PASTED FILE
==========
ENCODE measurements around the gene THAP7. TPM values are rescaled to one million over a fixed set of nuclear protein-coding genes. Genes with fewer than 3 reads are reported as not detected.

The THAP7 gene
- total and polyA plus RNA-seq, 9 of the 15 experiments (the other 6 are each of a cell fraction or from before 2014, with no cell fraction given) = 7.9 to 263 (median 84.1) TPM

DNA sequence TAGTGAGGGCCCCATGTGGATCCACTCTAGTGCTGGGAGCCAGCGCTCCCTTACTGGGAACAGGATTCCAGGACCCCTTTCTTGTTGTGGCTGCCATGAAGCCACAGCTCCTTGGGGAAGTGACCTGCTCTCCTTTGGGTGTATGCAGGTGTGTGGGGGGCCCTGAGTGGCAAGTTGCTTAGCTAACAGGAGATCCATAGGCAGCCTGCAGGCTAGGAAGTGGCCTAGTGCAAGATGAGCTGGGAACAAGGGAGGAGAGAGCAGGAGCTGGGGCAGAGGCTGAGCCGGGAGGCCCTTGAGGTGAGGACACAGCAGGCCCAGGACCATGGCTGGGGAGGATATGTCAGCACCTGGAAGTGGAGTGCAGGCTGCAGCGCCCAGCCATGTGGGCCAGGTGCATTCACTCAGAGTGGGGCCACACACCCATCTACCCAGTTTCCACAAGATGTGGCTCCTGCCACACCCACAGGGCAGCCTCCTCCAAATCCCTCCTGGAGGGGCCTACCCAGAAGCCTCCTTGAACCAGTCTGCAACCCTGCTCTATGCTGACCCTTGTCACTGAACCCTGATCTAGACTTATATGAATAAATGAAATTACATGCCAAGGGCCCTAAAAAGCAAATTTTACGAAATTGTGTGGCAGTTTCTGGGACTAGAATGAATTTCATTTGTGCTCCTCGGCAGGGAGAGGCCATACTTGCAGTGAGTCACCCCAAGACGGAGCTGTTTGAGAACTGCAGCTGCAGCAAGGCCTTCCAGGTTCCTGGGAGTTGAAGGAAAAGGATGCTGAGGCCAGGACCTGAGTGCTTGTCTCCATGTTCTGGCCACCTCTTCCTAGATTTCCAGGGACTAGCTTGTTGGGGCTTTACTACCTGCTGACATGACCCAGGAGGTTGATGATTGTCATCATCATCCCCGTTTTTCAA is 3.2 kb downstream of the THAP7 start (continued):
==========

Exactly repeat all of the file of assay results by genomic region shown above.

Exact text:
ENCODE measurements around the gene THAP7. TPM values are rescaled to one million over a fixed set of nuclear protein-coding genes. Genes with fewer than 3 reads are reported as not detected.

The THAP7 gene
- total and polyA plus RNA-seq, 9 of the 15 experiments (the other 6 are each of a cell fraction or from before 2014, with no cell fraction given) = 7.9 to 263 (median 84.1) TPM

DNA sequence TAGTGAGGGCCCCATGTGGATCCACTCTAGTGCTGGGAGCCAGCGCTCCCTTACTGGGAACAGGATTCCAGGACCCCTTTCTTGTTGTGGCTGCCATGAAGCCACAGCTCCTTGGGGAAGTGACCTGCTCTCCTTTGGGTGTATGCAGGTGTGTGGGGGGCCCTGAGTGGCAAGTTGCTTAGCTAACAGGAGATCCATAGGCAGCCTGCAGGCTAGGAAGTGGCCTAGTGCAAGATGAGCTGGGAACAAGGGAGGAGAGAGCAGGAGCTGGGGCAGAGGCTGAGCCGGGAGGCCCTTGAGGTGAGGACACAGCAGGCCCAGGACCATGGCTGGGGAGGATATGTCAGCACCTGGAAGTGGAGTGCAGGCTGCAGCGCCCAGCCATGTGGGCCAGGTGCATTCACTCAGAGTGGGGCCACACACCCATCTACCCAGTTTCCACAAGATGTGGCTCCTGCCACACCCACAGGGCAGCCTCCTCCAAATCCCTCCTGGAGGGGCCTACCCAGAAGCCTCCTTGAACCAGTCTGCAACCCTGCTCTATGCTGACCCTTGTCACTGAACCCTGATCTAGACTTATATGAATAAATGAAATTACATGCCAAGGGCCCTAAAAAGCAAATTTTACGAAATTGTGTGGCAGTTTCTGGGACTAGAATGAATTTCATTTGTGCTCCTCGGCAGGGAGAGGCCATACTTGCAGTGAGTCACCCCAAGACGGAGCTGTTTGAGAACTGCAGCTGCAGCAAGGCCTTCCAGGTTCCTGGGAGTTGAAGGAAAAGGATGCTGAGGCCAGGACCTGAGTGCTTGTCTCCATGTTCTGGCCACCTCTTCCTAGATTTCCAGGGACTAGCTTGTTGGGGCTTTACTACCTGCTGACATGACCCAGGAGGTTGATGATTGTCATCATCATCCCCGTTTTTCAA is 3.2 kb downstream of the THAP7 start (continued):